In the folklore of Southeast Asia, it is believed that Nagas
Nagas have shared the world with humans since time immemorial. As well as being prominently featured in Buddhist scripture, they are also widespread throughout Asian folklore. Unlike other ghosts, demons, and phantoms, however, Naga are considered to be very much real creatures that we can see, touch, and even interact with.
The Many Faces of the Nagas
In the Thai text known as the Trai Phum Phra Ruang
Although Nagas are often capable of shapeshifting at will, their skill at doing so is dependent upon the circumstances of their birth, and the deeds they have accumulated in a past life.
It is believed that the Naga who was born of Oppatika
Nagas born of Sangsetcha
Nagas born of Chalapucha
(Note: Refer to Part 1 for a primer on the 4 types of Naga birth.)
Nagas who have accumulated substantial merit and power may gain the ability to transform into humans during their lifetime. There are, however, specific circumstances where they will revert to their serpent form.
There are five situations in which a Naga will have to remain in, to revert to, their serpent form:
- At the point of their birth. This is because the body must be shaped in serpent form, according to their class or family.
- While molting. Just like with any regular snake, Nagas need to molt as they grow bigger. To do this, they have to revert to their serpent form.
- While mating. When their minds are focused on carnality, they become consumed by lust. Unable to muster the concentration they need to remain in their other forms, they revert to their serpentine selves.
- When asleep, Nagas are unable to maintain the focus they need to stay in human form, and they immediately reveal themselves to anyone looking.
- Upon death. When their karmic life force burns out, their bodies return to their original state as they no longer possess the consciousness required to transform.
The Nagas are also known for their extremely powerful poisons, with up to 64 known types being described. These poisons are stored within their bodies, with the reservoir being shifted every 15 days. If the Naga do not expel these poisons, they risk slowly killing themselves as well. To mitigate this, they keep their mouths open while in motion, allowing the poison to be expelled while they are on the move. This is the reason most Naga statues are depicted with open mouths.
Nagas as Treasure Hoarders
In Buddhism, Naga are often described as the guardians of valuable treasure. They seem to have a particular affinity for relics of the Buddha. In some instances, they are even known to act as guardians of specific teachings of the Buddha, which they are tasked with spreading at the right moments. One such example is the Prajnaparamita Sutra of Mahayana Buddhism.
In this respect, Naga are venerated as guardians of the Sangha and caretakers of Buddhist teachings. They also hold the position of being its propagators and devotees as well as avid hoarders of treasure, such as gold, jewels and relics of the Buddha.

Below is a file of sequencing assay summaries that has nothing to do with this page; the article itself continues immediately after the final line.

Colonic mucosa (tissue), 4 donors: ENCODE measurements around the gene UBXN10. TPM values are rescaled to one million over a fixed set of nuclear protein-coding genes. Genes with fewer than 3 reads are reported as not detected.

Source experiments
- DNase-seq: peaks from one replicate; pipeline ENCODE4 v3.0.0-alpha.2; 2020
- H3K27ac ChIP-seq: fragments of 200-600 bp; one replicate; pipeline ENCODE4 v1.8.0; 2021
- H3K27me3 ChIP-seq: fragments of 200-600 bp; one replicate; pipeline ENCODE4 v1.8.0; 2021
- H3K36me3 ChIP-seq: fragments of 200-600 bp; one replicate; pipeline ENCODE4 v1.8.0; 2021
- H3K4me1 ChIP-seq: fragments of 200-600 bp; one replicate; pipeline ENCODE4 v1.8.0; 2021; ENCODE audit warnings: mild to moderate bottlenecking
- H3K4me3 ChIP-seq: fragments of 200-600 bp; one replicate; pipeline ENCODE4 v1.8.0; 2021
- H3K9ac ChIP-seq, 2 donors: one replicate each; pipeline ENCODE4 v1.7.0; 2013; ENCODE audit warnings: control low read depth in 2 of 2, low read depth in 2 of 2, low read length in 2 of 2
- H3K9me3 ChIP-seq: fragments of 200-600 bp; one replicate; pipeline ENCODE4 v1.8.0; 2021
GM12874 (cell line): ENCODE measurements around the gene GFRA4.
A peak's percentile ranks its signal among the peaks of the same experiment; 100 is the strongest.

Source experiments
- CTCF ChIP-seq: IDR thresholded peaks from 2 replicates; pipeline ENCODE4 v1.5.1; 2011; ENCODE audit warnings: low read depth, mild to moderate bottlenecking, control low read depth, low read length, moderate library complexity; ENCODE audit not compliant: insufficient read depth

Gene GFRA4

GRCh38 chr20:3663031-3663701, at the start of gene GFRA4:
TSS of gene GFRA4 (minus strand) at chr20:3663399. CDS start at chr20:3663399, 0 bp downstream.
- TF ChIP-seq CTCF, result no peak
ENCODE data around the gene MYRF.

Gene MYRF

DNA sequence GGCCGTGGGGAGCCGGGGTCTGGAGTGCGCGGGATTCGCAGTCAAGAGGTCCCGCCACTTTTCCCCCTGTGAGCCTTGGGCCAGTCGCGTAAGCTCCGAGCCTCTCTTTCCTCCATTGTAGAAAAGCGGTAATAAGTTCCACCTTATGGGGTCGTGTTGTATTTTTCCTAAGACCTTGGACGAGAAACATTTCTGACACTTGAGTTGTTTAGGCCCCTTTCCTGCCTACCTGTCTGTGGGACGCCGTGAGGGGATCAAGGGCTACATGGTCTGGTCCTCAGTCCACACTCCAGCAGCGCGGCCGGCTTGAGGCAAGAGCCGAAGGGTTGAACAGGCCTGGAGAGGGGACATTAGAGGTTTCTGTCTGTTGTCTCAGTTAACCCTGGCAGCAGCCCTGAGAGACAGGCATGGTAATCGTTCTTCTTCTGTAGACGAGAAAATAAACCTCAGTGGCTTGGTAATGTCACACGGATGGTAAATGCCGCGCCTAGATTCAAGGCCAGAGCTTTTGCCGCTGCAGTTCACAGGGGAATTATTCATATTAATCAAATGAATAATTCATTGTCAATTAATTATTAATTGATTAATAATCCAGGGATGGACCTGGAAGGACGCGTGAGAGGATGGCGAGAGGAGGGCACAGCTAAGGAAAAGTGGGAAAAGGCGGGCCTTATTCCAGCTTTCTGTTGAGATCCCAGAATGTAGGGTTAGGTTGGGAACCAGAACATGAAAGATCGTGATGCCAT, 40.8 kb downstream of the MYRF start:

Legend of the Buddha’s Bowl
When Siddhartha Gautama
He recalled an incident from childhood, where, after witnessing a bird carrying a worm that had been turned up by his father’s plough, he slipped into a deep state of meditation with ease, his mind staying alert and supple enough to recognize the truth of interdependence.
This incident inspired his concept of the ‘Middle Path’.
He accepted milk rice offered to him by a lady named Sujātā
After partaking in the offering, Siddhartha set the bowl afloat on the Neranjara River. He declared that if he should attain enlightenment, then the bowl would defy the current and float upstream. The bowl floated to the middle of the river (symbolizing the middle path he had taken; the extreme of indulgence in sensual pleasures on the one hand and severe asceticism on the other) and went upstream (symbolizing going against the stream of human consciousness which is steeped in greed, ill-will and delusion).
The bowl then sank into the domain of the Naga king Kala
The Naga King and The Buddha’s Relics
A legend from Sri Lanka surrounds the enshrinement of the hair relics from the Buddha.
In the version of the scriptures, the 2 brothers Tapussa
In Sri Lanka, a lengthier version of the story told as the Datuvamsa
Centuries later, King Kakavanna Tissa
Eventually, it found its way to Southern Sri Lanka, known as Rohana at that time, and was passed down through the royal lineage until reaching King Kakavanna.
The King wished to end this cycle of inheritance, and thus decided to enshrine the relics within a stupa. He had heard about the legend of the Buddha’s hair in the palace of the Naga king below the sea. He sought to enshrine the Buddha’s hair alongside the forehead bone.
Turning to the monks, he sought someone with the supernatural prowess to retrieve the relics from the Naga realm. A monk by the name of Siva stepped forward.
The monk Siva however, was not to be deterred. Using his immense supernatural powers, he stretched his hands and reached into the Naga’s gut and ripped the casket out with ease, presenting it to King Kakavanna.
The forehead bone relic is presently believed to be housed in Tissamaharama Dagoba
- Relics of The Buddha, John S. Strong, Page 67 to 70, 81